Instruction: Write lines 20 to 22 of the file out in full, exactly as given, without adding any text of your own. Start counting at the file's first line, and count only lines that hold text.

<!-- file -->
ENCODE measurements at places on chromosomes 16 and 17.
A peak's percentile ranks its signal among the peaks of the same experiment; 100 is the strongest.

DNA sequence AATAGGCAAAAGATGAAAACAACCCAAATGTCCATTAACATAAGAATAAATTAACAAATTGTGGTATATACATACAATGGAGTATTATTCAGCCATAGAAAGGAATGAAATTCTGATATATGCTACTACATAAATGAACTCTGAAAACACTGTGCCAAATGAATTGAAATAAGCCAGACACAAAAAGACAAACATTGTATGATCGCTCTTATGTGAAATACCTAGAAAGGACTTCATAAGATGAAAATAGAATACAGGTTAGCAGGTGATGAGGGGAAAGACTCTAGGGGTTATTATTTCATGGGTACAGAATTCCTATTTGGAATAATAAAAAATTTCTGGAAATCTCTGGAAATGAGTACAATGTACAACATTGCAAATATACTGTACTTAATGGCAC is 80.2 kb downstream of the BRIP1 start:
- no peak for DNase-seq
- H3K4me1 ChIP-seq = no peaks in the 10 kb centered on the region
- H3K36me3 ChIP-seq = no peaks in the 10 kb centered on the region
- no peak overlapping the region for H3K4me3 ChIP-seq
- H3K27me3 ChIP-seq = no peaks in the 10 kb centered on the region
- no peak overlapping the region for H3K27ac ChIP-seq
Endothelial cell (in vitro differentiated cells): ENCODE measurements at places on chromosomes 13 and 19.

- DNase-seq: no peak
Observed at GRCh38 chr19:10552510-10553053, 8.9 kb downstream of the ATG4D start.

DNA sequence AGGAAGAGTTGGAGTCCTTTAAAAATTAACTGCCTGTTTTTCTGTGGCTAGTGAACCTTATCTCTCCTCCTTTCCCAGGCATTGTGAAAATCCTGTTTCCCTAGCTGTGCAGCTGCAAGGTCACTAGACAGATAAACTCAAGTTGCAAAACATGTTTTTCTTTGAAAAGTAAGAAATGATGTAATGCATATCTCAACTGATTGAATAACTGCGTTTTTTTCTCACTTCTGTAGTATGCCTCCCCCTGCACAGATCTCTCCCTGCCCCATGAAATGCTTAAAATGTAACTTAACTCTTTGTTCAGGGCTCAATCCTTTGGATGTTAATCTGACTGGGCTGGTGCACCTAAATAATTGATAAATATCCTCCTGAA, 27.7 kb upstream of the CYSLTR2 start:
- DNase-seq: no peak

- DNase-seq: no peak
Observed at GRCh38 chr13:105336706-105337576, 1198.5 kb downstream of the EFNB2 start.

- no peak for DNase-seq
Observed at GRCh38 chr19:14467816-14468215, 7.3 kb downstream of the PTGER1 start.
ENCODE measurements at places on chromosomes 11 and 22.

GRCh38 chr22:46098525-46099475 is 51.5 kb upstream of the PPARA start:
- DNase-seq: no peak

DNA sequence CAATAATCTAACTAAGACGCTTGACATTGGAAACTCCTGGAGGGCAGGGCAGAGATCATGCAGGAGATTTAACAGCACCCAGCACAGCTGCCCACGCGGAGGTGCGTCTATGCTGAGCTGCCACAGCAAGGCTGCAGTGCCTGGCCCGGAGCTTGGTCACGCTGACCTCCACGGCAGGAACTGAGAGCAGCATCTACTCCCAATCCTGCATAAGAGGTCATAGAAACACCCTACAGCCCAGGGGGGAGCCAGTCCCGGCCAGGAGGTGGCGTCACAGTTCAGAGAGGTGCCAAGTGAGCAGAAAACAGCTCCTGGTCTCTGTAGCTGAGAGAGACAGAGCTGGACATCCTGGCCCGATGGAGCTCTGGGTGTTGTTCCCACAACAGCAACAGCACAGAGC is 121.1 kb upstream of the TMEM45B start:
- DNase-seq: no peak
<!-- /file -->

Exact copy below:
GRCh38 chr22:46098525-46099475 is 51.5 kb upstream of the PPARA start:
- DNase-seq: no peak

DNA sequence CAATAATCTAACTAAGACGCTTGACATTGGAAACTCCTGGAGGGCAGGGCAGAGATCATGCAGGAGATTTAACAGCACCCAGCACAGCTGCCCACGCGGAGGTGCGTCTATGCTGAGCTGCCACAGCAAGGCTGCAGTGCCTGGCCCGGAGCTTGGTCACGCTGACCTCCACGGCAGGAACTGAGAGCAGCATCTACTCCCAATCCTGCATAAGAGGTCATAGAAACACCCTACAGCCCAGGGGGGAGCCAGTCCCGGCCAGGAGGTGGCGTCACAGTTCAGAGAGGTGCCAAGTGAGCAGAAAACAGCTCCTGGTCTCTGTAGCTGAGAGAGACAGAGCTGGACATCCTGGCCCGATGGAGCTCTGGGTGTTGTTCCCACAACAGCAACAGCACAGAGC is 121.1 kb upstream of the TMEM45B start: